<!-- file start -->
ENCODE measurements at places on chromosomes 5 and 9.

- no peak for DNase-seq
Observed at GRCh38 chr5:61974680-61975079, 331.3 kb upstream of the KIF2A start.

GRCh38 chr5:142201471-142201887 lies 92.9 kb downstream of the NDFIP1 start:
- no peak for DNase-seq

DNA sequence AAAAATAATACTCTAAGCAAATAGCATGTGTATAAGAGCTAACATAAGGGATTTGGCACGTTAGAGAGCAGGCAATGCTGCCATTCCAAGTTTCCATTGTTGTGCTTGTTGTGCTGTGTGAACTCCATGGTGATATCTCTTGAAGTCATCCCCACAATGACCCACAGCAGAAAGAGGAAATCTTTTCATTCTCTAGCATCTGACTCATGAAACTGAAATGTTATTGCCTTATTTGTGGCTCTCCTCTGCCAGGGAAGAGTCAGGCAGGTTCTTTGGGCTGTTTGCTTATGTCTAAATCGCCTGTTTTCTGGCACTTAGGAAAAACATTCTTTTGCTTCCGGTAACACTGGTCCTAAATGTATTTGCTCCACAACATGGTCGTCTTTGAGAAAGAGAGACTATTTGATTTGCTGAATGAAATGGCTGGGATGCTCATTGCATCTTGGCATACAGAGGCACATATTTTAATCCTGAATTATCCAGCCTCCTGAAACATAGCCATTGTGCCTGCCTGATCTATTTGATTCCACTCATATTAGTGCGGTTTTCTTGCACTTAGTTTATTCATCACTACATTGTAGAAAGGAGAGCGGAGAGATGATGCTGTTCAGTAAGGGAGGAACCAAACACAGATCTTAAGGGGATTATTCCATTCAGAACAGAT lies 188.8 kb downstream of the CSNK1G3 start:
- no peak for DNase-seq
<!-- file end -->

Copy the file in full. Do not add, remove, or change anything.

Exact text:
ENCODE measurements at places on chromosomes 5 and 9.

- no peak for DNase-seq
Observed at GRCh38 chr5:61974680-61975079, 331.3 kb upstream of the KIF2A start.

GRCh38 chr5:142201471-142201887 lies 92.9 kb downstream of the NDFIP1 start:
- no peak for DNase-seq

DNA sequence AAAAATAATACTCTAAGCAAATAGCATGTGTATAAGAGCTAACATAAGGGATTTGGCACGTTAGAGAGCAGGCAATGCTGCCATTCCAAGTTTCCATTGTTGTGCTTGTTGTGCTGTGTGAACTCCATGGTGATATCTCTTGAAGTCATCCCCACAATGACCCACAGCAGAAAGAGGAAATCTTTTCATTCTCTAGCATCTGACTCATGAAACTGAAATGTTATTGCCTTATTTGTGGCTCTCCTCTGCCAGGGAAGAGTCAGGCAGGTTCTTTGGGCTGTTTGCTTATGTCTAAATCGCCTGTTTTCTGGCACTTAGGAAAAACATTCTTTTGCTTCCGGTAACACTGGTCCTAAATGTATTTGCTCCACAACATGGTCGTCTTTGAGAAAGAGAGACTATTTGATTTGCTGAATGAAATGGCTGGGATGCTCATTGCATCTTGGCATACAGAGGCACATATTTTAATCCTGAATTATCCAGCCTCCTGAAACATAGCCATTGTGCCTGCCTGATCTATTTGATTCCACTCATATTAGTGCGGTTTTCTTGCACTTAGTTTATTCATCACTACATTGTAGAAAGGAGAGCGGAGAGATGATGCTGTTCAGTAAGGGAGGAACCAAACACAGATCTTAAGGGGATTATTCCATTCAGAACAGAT lies 188.8 kb downstream of the CSNK1G3 start:
- no peak for DNase-seq